Tag Archives | teenagers

What do Jimmy Savile and Jeremy Forrest have in common?

Banky's Cardinal Sin

Banksy’s Cardinal Sin, a response to abuse in the Catholic Church

What do Jimmy Savile and Jeremy Forrest have in common?

Well, on the face of it, a taste for young girls that has appalled the nation this week.

You could say, too, that both have been aided by the complicity of the organisations they worked for. Forrest, who fled to France with his 15 year old pupil, had not managed to keep the affair entirely secret. At the very least, the senior management team at his school failed to act quickly enough; but it seems likely that they turned a blind eye to this and other child protection issues, too.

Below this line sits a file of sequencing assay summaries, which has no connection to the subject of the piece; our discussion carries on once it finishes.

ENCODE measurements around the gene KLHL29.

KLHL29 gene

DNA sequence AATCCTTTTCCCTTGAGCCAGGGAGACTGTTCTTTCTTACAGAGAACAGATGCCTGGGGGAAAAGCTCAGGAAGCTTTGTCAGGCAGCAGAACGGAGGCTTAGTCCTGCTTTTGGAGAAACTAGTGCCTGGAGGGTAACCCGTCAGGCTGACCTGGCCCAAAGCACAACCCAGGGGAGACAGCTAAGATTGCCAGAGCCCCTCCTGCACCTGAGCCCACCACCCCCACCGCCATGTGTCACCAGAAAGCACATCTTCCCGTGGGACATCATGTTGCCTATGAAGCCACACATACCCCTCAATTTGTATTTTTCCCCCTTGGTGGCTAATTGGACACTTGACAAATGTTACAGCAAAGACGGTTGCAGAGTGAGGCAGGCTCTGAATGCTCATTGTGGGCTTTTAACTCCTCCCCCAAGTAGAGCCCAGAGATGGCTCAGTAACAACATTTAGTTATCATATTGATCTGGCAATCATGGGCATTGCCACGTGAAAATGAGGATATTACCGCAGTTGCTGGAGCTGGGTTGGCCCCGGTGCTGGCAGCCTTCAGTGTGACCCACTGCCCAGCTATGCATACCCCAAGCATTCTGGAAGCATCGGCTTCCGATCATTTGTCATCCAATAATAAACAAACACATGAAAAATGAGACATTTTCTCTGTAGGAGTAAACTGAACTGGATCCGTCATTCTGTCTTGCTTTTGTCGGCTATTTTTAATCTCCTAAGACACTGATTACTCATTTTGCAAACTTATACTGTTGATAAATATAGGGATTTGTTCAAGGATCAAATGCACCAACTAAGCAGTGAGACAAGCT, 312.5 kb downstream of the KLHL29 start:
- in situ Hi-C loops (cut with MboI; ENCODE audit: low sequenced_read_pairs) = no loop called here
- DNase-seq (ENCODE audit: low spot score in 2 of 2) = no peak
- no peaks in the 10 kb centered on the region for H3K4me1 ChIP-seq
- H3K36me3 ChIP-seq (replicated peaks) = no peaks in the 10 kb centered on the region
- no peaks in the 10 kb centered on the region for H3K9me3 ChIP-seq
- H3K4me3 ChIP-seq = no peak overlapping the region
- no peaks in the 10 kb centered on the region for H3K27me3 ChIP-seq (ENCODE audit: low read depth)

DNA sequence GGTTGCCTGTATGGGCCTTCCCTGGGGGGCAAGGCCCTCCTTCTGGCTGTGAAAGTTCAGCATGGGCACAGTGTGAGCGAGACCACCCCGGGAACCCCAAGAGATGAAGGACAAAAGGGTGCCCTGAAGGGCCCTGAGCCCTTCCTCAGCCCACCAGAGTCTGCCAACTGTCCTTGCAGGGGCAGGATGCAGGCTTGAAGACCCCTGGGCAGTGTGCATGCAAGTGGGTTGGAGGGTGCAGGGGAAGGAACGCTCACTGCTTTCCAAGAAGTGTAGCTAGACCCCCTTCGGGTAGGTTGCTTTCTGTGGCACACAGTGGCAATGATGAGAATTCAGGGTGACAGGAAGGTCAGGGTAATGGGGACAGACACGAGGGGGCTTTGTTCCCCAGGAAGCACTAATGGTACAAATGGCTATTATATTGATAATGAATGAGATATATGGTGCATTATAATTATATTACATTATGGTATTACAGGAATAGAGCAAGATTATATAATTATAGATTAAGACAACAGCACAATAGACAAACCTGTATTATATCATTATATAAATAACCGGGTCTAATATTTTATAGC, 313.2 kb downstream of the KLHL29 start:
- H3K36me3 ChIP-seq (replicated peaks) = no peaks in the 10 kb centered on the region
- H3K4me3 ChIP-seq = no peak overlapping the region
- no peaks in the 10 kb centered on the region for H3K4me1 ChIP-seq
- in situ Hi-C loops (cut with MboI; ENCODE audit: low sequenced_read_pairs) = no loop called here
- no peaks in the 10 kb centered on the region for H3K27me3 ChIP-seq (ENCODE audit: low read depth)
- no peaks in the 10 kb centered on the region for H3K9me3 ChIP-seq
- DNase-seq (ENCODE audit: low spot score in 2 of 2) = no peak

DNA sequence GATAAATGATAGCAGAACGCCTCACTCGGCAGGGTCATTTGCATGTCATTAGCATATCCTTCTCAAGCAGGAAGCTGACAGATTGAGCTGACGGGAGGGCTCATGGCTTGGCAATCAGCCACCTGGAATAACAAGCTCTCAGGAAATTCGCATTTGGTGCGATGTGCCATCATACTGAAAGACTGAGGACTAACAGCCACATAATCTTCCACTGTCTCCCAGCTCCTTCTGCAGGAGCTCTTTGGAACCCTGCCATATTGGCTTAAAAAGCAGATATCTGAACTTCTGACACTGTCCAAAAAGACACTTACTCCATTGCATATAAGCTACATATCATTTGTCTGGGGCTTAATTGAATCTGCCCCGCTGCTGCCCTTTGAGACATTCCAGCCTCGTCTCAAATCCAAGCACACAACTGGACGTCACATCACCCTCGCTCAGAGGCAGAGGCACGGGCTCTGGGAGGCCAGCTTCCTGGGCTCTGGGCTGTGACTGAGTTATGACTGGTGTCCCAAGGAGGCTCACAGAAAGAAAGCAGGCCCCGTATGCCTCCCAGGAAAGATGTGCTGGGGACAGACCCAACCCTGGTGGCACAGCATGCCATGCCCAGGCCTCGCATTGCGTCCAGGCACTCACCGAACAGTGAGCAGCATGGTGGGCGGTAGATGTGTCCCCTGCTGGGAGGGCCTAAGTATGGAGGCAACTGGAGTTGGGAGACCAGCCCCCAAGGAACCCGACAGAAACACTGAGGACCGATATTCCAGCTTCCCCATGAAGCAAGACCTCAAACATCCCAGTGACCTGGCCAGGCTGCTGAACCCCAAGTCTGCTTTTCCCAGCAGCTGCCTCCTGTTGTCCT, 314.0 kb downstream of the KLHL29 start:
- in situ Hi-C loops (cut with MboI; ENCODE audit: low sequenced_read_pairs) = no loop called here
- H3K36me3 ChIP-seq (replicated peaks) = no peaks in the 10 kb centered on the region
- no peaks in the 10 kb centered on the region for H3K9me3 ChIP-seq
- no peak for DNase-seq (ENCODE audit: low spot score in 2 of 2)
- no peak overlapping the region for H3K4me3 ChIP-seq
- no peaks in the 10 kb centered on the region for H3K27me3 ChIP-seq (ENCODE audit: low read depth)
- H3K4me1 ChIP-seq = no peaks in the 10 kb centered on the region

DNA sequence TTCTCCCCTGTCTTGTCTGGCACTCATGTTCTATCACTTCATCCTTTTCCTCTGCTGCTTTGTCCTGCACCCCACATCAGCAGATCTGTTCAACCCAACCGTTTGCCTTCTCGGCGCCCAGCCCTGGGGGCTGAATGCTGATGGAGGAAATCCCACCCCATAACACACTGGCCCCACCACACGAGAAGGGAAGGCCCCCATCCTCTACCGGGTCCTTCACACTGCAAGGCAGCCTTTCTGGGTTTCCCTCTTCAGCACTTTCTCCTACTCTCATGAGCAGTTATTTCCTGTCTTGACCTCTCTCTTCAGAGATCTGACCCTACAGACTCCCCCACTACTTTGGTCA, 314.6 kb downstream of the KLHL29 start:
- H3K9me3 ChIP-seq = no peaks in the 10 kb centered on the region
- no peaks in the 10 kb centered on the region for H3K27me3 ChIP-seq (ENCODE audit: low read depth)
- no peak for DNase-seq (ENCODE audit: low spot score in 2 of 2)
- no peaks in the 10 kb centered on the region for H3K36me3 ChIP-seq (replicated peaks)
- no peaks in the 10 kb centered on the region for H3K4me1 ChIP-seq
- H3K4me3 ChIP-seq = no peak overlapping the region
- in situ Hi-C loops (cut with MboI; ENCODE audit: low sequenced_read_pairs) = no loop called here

Savile’s abuse of teenage girls was an open secret in the BBC – every journalist I know had heard the rumours. And yet it appears that no effort was made to properly investigate, let alone to protect the children who appeared on his shows.

But the real thing that unites the two cases is what they reveal about British society. We’ve changed, and we’ve changed quickly.

It is shocking now to imagine that our values could shift so fundamentally in the space of a couple of generations. But the benign toleration of Savile’s abuse is unthinkable now. We have, as a community, learned to be properly appalled by child rape, rather than issuing free passes to the great and the good, as long as they’re doing some charity work on the side.

If further evidence were required, we need only look to the continued unearthing of abuse in the Catholic Church. It seems extraordinary now that sometimes even parents of the abused wouldn’t challenge religious authority in the light of such suffering.